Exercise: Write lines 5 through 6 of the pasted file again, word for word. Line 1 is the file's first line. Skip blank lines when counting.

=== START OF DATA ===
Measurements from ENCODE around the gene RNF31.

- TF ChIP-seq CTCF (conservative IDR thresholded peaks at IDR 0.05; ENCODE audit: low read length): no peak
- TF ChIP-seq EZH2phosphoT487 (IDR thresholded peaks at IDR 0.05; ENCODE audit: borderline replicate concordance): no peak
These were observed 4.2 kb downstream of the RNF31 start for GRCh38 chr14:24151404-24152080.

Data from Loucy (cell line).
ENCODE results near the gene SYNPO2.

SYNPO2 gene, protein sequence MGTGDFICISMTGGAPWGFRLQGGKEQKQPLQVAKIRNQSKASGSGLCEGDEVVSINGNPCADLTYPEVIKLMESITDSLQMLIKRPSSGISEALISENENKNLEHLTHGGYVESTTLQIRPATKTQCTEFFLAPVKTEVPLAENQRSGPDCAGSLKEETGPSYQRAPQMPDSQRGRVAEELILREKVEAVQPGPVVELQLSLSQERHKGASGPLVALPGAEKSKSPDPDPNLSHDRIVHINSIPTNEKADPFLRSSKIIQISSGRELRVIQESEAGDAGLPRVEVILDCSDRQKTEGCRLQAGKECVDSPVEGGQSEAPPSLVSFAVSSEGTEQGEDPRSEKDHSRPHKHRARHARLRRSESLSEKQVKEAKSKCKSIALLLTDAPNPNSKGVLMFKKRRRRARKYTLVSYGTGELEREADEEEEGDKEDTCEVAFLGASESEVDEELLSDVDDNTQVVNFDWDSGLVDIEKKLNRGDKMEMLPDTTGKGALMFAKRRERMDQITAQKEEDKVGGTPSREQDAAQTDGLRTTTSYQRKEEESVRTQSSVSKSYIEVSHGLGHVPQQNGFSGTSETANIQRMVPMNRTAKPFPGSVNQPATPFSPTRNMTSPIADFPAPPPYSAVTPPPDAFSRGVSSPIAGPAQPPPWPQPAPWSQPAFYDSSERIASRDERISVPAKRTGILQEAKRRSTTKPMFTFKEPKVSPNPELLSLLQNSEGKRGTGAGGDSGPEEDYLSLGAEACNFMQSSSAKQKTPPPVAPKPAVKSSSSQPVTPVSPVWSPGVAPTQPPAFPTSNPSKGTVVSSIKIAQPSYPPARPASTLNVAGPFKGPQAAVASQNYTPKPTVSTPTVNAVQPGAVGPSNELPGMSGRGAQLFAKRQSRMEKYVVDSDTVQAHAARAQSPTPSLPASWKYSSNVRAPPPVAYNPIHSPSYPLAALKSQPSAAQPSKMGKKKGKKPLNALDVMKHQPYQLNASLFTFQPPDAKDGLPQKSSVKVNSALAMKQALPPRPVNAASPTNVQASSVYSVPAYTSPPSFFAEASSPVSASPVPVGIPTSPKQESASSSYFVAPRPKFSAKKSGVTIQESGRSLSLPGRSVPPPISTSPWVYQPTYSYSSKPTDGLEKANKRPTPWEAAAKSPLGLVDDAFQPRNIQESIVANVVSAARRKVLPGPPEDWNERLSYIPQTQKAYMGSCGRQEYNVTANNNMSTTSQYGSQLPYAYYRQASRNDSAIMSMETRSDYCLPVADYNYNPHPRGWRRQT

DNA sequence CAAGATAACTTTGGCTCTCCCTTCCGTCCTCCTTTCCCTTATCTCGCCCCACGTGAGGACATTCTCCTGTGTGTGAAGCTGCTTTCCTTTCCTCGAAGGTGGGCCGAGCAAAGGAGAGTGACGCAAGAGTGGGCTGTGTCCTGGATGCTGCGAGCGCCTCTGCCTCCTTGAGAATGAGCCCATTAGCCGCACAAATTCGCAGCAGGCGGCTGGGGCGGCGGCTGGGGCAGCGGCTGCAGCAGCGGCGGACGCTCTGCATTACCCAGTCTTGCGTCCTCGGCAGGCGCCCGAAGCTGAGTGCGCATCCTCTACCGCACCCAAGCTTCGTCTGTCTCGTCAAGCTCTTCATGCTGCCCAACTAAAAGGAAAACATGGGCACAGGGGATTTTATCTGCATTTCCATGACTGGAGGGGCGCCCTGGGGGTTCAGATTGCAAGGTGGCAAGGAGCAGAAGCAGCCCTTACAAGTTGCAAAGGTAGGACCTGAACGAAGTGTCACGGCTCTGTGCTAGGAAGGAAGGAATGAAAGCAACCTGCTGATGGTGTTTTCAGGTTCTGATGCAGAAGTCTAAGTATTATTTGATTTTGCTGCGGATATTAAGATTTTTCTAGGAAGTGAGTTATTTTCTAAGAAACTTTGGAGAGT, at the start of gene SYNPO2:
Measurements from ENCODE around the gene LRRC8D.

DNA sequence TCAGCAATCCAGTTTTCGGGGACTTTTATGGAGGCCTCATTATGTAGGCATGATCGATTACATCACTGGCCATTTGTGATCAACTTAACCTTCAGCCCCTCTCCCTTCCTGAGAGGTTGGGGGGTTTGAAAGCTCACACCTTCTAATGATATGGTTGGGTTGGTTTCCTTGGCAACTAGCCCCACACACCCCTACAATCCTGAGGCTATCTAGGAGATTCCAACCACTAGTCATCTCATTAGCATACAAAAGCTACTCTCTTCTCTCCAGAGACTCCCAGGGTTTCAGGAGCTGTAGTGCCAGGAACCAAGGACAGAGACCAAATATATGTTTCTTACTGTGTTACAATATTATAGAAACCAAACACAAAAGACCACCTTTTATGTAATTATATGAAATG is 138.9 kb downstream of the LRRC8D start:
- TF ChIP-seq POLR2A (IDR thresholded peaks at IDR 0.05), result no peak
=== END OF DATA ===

Data from Loucy (cell line).
ENCODE results near the gene SYNPO2.